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If you're looking for reasons to get upset with broadcast television as a medium, you'll find them at every turn. But there are opportunities... Despite what people may think about me because they read my blog and think "difficult to work with" means not taking notes" -- I find that aspect of the process therapeutic. It releases me from a dangerous level of perfectionism and pretentiousness that might cause what I write to be less accessible. The side of me that says "I want this to be the best thing ever" -- that perfectionist guy might make something brilliant someday but he's not going to accidentally make "Cheers," either. When it's edited together on film, hearing every note you get -- it seems overwhelming. But the alternative to that would be a non-contractual collaborative environment where they could come to your house and watch you type. You schedule these calls instead and they have a window to make their thoughts clear. Why CBS is the best, and why they're winning, is that they have a machine working. They give page numbers and notes, and you execute them.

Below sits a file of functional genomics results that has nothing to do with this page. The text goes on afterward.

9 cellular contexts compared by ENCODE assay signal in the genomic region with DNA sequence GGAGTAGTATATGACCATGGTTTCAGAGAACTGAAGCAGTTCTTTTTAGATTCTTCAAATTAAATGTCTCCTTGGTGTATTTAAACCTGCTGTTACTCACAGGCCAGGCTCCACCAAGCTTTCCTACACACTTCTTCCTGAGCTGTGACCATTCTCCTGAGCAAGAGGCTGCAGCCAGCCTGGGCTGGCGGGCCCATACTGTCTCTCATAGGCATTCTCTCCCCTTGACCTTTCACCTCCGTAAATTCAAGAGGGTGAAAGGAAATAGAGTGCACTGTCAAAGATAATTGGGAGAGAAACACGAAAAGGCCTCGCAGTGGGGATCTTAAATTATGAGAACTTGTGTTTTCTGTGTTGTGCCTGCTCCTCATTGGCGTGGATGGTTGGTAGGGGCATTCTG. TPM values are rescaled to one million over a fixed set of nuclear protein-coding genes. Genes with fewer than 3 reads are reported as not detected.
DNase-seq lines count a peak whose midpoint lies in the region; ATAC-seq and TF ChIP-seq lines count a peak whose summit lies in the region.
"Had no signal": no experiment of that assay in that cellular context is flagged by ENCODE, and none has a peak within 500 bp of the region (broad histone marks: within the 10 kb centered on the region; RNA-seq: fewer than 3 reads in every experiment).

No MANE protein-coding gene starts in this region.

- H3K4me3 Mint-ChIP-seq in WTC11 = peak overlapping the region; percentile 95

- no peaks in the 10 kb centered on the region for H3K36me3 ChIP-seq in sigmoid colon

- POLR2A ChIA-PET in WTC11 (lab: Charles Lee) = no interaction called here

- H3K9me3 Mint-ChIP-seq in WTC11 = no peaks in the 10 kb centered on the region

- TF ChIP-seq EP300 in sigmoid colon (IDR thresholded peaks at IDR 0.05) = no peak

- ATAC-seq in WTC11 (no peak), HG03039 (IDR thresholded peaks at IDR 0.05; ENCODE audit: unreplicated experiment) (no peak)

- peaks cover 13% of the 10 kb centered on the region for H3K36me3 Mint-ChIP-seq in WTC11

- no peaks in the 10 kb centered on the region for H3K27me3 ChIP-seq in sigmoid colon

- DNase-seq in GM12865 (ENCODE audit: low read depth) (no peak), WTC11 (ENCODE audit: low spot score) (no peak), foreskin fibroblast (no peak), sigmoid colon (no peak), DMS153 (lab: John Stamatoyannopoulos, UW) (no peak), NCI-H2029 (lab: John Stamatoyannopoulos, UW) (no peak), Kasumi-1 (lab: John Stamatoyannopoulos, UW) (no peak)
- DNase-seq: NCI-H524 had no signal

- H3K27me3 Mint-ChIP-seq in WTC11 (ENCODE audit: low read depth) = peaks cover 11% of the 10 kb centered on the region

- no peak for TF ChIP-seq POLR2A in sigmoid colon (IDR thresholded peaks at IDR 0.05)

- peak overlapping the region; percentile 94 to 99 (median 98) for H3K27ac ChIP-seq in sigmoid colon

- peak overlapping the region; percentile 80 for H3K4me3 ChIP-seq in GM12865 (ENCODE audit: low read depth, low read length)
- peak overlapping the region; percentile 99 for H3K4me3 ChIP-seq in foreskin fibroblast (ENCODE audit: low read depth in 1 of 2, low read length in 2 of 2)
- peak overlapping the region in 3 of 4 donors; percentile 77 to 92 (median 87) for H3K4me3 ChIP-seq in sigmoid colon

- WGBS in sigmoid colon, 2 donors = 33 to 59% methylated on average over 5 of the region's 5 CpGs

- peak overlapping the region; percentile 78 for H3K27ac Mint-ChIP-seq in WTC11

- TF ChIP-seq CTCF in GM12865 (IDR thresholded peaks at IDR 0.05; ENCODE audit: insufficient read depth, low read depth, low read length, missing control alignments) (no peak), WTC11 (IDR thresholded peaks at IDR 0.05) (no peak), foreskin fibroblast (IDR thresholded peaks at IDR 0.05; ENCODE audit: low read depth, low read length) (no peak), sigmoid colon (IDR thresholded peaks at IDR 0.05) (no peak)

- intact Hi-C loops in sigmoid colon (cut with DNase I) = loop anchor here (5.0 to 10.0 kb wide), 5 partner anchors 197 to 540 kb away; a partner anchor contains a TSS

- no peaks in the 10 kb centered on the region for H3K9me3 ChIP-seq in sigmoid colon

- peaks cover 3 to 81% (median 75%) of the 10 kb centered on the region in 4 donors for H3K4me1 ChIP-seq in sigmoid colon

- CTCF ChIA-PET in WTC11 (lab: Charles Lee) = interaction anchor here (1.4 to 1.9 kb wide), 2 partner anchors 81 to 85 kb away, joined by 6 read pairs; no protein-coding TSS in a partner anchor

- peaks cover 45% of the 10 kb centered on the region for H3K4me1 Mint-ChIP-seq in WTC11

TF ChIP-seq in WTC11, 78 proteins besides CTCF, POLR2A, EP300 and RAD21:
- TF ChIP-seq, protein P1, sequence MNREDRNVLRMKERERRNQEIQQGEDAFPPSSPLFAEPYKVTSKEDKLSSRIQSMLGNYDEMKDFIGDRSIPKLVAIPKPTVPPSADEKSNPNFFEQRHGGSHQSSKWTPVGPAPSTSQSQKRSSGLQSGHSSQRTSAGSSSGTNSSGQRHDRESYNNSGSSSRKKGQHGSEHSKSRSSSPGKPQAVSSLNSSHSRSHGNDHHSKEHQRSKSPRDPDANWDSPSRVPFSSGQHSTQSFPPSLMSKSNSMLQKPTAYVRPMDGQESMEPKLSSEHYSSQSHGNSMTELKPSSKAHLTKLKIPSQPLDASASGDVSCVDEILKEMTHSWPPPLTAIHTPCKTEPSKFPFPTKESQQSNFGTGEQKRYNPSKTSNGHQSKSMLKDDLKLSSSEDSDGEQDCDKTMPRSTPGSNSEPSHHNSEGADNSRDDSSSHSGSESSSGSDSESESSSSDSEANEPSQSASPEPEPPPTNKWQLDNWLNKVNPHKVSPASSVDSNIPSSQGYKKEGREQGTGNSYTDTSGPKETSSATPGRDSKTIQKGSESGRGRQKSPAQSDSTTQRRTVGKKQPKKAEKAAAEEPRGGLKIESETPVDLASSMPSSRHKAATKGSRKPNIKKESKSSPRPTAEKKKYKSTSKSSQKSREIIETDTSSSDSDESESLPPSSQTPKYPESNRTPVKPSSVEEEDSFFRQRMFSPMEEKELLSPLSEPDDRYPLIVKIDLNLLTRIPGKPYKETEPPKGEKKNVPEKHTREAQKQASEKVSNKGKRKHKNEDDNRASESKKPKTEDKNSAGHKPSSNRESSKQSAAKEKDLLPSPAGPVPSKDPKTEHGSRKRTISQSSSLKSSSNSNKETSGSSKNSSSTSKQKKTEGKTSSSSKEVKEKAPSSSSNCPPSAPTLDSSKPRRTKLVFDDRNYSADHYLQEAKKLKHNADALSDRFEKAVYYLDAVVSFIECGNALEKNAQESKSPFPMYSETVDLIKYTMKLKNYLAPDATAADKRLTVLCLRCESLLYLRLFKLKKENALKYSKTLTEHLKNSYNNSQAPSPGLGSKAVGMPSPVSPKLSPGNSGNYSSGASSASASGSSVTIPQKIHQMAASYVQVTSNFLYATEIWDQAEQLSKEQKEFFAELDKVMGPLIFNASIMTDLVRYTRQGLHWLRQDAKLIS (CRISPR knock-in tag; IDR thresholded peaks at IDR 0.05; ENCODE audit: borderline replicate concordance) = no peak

Do you worry that your reputation will cause you to never work in TV again?